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Getting ready for summering

Tips for succeeding in your first law firm gig
|Written By Heather Gardiner
Getting ready for summering
You’re young and there’s lots to learn about a life in law. Photo: Shutterstock

With most summer students starting at the big law firms last week, Canadian Lawyer 4Students spoke with recruiters and career services professionals to compile a list of the top 10 ways to make the most out of your summer.

1) Be professional

This point was heavily emphasized. “Don’t forget that you are at work,” says Natalie Zinman, director of student programs at Gowling Lafleur Henderson LLP’s Toronto office. “Students should always maintain professionalism, even if they’re out in a social context.”

On that note, don’t drink an excessive amount of alcohol at firm events! (I think that one goes without saying.)

To ensure a smooth integration, observe the way people behave within the firm’s environment. Are people casual or formal? What’s the dress code? Do lawyers expect you to respond to them by e-mail, phone, or in person?

It’s also a good idea to stay away from office gossip and politics.

2) Communicate effectively

“Always make sure that you are professional in your e-mail communications, no LOLs, smiley faces, [or] hey,” says Zinman.

Introduce yourself to the lawyers at the firm and consider coming up with a two-minute pitch. “A lot of students sometimes tend to be a bit nervous and feel like they might not be able to tell people who they are, but I think it’s a great way to make a first impression,” she says.

3) Be a team player

Treat people with respect and co-operate with your colleagues, it will make for a better working environment. Acknowledge others’ contributions and treat everyone equally; don’t treat the staff differently from the lawyers.

Being friendly and open will help you establish better relationships with co-workers.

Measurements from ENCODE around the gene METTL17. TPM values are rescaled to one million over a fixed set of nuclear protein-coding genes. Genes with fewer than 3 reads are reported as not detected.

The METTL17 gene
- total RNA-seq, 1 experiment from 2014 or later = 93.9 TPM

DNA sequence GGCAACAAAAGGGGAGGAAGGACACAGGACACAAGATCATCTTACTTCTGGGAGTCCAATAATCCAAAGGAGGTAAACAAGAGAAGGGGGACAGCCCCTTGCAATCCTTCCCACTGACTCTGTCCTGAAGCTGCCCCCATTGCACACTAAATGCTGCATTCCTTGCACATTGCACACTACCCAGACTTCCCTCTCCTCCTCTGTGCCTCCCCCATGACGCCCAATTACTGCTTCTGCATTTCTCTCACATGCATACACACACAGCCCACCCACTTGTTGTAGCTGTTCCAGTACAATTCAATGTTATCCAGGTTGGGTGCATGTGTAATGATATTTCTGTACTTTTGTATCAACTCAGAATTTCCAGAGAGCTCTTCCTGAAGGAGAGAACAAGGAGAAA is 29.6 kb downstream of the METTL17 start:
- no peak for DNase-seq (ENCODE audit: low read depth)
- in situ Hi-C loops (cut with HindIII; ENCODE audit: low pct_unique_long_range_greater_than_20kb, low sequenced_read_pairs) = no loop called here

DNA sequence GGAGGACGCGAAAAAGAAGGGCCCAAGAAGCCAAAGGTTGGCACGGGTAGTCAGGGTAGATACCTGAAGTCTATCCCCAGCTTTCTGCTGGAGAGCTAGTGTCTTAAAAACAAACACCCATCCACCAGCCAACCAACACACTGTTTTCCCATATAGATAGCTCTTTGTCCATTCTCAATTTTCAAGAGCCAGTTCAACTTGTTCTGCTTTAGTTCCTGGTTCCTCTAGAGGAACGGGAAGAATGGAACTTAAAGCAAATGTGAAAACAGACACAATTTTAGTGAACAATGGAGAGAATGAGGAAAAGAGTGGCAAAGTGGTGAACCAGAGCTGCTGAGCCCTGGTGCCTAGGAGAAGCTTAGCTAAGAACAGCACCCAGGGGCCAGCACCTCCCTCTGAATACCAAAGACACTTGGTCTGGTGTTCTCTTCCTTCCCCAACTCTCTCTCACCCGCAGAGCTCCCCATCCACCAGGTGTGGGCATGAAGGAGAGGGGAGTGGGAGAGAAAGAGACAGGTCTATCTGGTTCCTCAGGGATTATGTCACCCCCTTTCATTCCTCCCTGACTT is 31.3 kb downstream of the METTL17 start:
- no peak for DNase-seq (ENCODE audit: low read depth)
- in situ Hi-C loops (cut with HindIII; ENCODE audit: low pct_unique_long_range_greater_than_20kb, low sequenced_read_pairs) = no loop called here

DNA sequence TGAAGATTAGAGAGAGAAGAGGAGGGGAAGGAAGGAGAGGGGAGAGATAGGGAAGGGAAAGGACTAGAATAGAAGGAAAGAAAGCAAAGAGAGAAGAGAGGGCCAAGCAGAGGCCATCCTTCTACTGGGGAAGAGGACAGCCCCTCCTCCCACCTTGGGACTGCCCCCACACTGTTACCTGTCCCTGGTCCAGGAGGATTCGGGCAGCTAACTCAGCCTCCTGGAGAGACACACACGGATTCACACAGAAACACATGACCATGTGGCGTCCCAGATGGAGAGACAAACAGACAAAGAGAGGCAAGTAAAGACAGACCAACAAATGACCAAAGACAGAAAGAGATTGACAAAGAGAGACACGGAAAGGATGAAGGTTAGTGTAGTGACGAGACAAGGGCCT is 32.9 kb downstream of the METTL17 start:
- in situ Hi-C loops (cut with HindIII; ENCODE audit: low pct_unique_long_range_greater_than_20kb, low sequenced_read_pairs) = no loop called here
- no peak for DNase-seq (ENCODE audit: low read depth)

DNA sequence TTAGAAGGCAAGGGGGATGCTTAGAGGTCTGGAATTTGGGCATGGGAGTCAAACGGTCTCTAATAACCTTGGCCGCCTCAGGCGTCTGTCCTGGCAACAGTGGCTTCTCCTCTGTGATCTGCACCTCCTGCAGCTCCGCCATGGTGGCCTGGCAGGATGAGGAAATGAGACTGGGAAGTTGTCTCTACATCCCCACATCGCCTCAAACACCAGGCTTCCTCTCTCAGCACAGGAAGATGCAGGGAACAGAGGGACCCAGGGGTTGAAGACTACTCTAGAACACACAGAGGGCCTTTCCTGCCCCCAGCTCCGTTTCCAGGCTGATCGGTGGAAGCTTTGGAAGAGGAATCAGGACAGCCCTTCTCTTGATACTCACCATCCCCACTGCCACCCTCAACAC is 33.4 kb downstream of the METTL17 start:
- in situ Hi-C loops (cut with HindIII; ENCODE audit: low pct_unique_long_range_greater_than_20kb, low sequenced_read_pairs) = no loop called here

4) Be engaged

Attend work events. It’s a great way to build your internal network and profile at the firm, and if the lawyers get to know you, they’ll keep you in mind for work opportunities. Try to work for as many lawyers as possible to gain exposure to a broad range of practice areas and styles.

5) Be proactive

Seek out work opportunities. “We’re looking for students who have potential for great leadership and those who have initiative,” says Gail Wong, Ontario director of student programs at McCarthy Tétrault LLP. Steer your own career by looking for work that interests you.

Take advantage of any opportunities to watch proceedings, attend a discovery, or participate in a closing.

“You learn a lot by watching experienced practitioners do those things well,” says Zinman. “It models good practice skills, it gives you a great understanding of the process, and it can add a lot of context to the work that you may have done for that professional in preparation for that discovery, proceeding, motion, or closing.”

6) Use your resources

Learn about the resources that the firm has to offer and take advantage of them. Use the library and its assistants, talk to lawyers about their career paths, etc.

“It’s always helpful to learn from others in terms of what their paths were and how they ended up practising in the area that they did,” says Zinman.